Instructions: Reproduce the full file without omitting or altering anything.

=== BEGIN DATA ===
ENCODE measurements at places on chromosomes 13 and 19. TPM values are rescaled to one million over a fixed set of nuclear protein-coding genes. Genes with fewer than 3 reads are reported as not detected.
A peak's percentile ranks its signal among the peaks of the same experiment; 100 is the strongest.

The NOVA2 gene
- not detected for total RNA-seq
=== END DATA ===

ENCODE measurements at places on chromosomes 13 and 19. TPM values are rescaled to one million over a fixed set of nuclear protein-coding genes. Genes with fewer than 3 reads are reported as not detected.
A peak's percentile ranks its signal among the peaks of the same experiment; 100 is the strongest.

The NOVA2 gene
- not detected for total RNA-seq